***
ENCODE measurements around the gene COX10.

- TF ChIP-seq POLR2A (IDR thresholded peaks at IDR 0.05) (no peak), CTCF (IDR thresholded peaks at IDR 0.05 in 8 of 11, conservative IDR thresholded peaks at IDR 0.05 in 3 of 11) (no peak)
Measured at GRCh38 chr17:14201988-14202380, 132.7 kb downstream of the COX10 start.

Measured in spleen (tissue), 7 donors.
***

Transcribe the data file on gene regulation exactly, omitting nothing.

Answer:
ENCODE measurements around the gene COX10.

- TF ChIP-seq POLR2A (IDR thresholded peaks at IDR 0.05) (no peak), CTCF (IDR thresholded peaks at IDR 0.05 in 8 of 11, conservative IDR thresholded peaks at IDR 0.05 in 3 of 11) (no peak)
Measured at GRCh38 chr17:14201988-14202380, 132.7 kb downstream of the COX10 start.

Measured in spleen (tissue), 7 donors.